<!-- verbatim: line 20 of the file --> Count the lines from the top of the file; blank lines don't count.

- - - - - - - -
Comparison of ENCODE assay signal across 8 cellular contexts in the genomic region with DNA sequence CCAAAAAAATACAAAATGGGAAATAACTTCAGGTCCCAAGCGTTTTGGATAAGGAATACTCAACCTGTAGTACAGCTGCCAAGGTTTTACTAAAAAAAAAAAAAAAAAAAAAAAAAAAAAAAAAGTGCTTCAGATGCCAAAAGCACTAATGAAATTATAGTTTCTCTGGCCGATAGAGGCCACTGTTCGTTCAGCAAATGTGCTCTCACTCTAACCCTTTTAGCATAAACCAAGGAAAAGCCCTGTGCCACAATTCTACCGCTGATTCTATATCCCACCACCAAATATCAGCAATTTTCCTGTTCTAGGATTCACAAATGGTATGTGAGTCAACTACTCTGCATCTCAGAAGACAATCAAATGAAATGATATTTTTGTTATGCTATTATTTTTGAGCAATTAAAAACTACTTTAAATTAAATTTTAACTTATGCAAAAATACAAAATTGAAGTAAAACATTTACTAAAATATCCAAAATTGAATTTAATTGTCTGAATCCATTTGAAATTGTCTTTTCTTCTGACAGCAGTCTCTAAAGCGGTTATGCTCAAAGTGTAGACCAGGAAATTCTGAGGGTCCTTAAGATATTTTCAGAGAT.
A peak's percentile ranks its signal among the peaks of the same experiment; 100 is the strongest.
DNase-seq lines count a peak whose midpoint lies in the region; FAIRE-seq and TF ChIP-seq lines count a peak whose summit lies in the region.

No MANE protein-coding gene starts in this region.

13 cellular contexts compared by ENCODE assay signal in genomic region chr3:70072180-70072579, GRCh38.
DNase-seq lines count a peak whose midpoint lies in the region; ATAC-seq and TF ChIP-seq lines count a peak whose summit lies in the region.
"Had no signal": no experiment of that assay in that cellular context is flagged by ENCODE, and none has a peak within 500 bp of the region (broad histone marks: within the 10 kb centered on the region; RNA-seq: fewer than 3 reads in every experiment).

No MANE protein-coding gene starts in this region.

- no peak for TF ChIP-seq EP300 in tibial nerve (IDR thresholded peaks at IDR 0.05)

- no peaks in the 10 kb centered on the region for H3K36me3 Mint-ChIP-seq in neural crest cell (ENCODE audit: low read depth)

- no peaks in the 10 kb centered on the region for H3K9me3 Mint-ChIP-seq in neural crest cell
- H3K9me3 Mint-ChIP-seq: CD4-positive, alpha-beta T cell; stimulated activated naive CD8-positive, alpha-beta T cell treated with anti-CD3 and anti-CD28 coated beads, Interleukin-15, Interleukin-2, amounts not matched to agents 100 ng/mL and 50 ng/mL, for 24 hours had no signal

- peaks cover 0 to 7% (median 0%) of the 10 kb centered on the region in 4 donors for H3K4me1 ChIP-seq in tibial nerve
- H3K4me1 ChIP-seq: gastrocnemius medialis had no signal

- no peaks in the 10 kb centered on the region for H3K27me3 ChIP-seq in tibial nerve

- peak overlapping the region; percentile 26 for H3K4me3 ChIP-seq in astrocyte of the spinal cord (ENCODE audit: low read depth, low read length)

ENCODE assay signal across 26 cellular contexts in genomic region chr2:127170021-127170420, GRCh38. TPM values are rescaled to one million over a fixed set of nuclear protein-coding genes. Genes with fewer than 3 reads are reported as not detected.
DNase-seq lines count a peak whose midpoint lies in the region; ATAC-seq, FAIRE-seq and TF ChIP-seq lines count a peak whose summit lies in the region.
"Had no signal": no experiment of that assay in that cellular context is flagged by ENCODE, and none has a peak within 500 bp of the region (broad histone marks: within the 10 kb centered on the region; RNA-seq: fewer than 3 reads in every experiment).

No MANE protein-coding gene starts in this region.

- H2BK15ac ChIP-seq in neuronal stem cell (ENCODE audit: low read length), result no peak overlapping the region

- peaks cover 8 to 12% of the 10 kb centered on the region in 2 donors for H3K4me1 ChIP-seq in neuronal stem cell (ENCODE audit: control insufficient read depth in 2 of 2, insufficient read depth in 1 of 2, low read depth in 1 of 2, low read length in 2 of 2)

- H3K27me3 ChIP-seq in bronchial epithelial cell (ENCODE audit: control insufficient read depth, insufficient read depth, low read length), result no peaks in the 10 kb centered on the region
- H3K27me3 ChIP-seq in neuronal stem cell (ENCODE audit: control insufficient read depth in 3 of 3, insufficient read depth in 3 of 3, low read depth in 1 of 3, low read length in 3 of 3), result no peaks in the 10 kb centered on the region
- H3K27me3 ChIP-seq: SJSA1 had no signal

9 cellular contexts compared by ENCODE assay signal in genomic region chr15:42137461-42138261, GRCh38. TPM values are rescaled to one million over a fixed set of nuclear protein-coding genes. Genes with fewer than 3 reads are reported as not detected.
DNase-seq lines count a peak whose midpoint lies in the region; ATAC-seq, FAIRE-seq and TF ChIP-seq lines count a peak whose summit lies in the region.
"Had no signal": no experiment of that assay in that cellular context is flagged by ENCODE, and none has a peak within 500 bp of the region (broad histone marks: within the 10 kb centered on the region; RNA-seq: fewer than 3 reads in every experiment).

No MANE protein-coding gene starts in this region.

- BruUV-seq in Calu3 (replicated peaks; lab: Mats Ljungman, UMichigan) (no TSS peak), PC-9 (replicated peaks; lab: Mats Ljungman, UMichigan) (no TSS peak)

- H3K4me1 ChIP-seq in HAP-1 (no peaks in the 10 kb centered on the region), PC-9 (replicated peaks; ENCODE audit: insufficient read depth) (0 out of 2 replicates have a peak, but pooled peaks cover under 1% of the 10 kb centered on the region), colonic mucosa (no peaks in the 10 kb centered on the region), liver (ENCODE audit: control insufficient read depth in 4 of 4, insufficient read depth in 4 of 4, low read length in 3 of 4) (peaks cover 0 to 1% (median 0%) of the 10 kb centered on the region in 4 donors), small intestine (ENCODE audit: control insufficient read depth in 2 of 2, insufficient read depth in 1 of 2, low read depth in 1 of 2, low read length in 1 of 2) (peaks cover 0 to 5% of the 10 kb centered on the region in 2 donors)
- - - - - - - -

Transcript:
No MANE protein-coding gene starts in this region.